Much of the hardware and software that Apple has introduced has been - for a lack of a better word - groundbreaking.

Apple sits on a mountain of cash reserves now.

An amount no one here would have believed was possible way back in the mid 90s.

It is crazy to think about how much influence and change has come in such a short period.

Very few corporations have the clout (however you define it) that Apple has in a marketplace.

Can it do better? u betcha!

I just want cheaper hardware.

But then there is the issue, why lower prices when Apple is selling everything they make?

What Apple does with its cash reserves over the next decade is yet to be determined.
( Last edited by shabbasuraj; Feb 23, 2011 at 06:22 PM. )
blabba5555555555555555555555555555555555555
     
freudling
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Feb 23, 2011, 03:04 AM
 
Originally Posted by shabbasuraj View Post
The...
Scabulataculous. Your username made me think of this gibberish word. Thought I would share it.
     
Don Pickett
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Feb 23, 2011, 03:28 AM
 
Missed this when voodoo first posted, but:

Mac versions of Adobe apps are 30% or so of their revenue. It's true, they're not dropping support, but the apps suffer a lot for it and quite reasonably much more effort is put into Wintel apps at Adobe.
Nope. Look at Adobe's 2009 10-K and you will see that Mac sales account for between 70%-75% of CS suite sales. To give you an idea of numbers, for FY2009, Adobe's Creative Suite business brought in US$ 1.7 billion, for 58% of total revenue, of which approximately US$ 1.2 billion was generated from Apple sales. Adobe's FY2009 revenue was US$ 2.95 billion, so Mac CS sales accounted for over 40% of Adobe's revenue all by themselves. Because Adobe separates CS and Acrobat (putting Acrobat under "Knowledge Worker"), it's safe assumption that about 70% of the knowledge worker revenues go to Mac users as well. Add those to CS and you have Mac sales accounting for at least 56% of Adobe's revenues. It's probably higher, but they don't seem to publish those breakdowns.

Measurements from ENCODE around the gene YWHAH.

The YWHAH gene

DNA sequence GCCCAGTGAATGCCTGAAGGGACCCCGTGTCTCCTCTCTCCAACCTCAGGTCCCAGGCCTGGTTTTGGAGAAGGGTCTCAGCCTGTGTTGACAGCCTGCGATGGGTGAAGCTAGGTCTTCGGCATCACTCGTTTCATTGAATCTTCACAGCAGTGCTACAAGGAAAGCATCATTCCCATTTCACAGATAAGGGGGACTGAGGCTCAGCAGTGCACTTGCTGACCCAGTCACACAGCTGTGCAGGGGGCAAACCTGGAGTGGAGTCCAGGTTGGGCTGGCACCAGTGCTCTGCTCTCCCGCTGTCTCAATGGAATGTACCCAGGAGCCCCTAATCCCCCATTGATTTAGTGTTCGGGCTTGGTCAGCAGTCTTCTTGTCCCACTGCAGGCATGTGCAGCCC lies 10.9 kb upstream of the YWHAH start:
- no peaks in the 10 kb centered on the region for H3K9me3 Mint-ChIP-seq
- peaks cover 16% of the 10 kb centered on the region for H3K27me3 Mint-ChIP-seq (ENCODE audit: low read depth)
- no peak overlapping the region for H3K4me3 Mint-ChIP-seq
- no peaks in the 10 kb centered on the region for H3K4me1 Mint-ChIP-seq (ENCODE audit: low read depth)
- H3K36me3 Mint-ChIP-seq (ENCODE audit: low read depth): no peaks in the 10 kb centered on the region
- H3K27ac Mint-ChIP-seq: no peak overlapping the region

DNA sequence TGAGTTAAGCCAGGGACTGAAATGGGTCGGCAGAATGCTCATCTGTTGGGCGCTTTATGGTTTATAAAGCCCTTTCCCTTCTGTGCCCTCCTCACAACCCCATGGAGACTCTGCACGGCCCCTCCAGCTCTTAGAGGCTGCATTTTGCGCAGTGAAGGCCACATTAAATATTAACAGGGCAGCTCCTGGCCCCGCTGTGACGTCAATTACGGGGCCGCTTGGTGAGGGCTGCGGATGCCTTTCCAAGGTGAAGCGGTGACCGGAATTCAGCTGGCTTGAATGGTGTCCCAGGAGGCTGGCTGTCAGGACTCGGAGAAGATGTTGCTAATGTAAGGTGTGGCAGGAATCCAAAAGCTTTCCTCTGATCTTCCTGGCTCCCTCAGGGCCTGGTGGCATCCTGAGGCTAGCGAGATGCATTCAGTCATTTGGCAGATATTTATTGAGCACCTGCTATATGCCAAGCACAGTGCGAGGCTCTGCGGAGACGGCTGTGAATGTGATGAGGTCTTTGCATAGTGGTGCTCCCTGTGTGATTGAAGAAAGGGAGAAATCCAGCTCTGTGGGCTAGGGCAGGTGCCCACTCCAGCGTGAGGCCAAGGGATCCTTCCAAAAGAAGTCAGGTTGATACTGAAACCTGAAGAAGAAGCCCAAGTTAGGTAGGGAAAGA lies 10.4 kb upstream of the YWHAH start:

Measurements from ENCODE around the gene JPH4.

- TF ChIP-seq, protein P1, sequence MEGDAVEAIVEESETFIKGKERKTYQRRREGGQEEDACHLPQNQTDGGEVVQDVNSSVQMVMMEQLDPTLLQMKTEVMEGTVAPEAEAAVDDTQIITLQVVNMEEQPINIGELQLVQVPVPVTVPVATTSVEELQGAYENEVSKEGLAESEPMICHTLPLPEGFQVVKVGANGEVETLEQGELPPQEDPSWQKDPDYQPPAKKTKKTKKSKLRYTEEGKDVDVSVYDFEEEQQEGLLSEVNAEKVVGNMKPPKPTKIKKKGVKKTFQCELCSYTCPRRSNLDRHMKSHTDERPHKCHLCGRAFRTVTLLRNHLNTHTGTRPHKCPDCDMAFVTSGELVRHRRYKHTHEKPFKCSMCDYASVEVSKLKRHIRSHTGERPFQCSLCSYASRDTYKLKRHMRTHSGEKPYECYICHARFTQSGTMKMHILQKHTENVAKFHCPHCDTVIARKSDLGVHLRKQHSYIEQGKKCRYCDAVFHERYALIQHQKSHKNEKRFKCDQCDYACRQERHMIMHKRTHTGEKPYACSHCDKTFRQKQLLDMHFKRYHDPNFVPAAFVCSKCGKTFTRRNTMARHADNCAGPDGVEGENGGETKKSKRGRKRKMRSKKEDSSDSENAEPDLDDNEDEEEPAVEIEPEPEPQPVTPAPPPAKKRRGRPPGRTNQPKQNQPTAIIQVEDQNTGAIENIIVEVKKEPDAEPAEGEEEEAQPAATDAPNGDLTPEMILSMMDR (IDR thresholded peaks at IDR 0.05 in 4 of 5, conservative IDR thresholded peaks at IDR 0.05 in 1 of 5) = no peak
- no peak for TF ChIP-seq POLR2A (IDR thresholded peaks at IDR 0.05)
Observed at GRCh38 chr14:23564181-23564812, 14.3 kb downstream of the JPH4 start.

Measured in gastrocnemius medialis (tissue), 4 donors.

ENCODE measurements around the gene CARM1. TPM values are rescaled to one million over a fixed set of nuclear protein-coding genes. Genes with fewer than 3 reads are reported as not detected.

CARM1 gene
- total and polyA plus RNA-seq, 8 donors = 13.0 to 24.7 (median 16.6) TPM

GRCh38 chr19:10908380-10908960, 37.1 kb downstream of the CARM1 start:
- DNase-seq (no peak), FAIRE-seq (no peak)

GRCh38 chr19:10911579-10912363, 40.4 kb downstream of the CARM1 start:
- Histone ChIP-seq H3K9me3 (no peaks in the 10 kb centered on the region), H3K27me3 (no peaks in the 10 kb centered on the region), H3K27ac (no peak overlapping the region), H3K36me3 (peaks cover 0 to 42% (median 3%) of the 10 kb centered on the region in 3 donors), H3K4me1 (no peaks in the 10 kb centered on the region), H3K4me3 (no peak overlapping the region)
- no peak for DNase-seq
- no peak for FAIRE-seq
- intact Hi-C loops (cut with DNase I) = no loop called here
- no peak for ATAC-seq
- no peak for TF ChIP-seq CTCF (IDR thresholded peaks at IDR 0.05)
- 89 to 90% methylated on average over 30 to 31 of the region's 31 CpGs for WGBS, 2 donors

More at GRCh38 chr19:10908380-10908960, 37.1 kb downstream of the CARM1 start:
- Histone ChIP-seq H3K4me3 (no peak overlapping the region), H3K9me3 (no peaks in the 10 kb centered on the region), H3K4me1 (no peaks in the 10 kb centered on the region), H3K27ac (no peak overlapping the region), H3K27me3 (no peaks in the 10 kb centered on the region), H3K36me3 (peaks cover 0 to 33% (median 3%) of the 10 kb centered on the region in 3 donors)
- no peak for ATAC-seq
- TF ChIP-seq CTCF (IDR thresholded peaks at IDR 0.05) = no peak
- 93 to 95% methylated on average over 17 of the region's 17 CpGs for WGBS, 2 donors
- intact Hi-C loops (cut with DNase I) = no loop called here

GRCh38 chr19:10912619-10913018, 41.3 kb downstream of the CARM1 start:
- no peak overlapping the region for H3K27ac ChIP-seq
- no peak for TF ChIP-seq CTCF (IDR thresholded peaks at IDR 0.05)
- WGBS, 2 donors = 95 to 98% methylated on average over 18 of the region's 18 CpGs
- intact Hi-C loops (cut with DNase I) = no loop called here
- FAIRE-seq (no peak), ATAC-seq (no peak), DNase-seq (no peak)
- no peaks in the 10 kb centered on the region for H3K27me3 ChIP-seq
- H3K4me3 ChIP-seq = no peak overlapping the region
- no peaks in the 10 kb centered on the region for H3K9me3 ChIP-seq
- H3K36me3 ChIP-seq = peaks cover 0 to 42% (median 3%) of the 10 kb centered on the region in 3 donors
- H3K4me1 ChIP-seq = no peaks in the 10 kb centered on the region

Just took a quick spin through the 2010 10-K and things look very similar. About 70% of Adobe's business comes from selling software--mainly CS and Acrobat--and 70% of that is for the Mac. Windows software brings in relatively little money for them.

Originally Posted by shabbasuraj View Post
What Apple does with its cash reserves over the next decade is yet to be determined.
Apple uses its cash reserves to ensure it will get the supply of parts it needs down the road. They essentially give cash to suppliers as very low interest loans so the suppliers can ramp up their facilities, or even build new ones, to ensure Apple has what it needs. They did it a few years ago with flash suppliers to make sure they had enough memory for iPods/iPhones/iPads, and they just invested/loaned another couple billion to the companies which make the screens for the various iDevices. I've seen some numbers which speculate that Apple may have tied up something like 60% of the global capacity.
The era of anthropomorphizing hardware is over.
     
Spheric Harlot
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Feb 23, 2011, 05:11 AM
 
Originally Posted by Don Pickett View Post
Nope. Look at Adobe's 2009 10-K and you will see that Mac sales account for between 70%-75% of CS suite sales. To give you an idea of numbers, for FY2009, Adobe's Creative Suite business brought in US$ 1.7 billion, for 58% of total revenue, of which approximately US$ 1.2 billion was generated from Apple sales. Adobe's FY2009 revenue was US$ 2.95 billion, so Mac CS sales accounted for over 40% of Adobe's revenue all by themselves. Because Adobe separates CS and Acrobat (putting Acrobat under "Knowledge Worker"), it's safe assumption that about 70% of the knowledge worker revenues go to Mac users as well. Add those to CS and you have Mac sales accounting for at least 56% of Adobe's revenues. It's probably higher, but they don't seem to publish those breakdowns.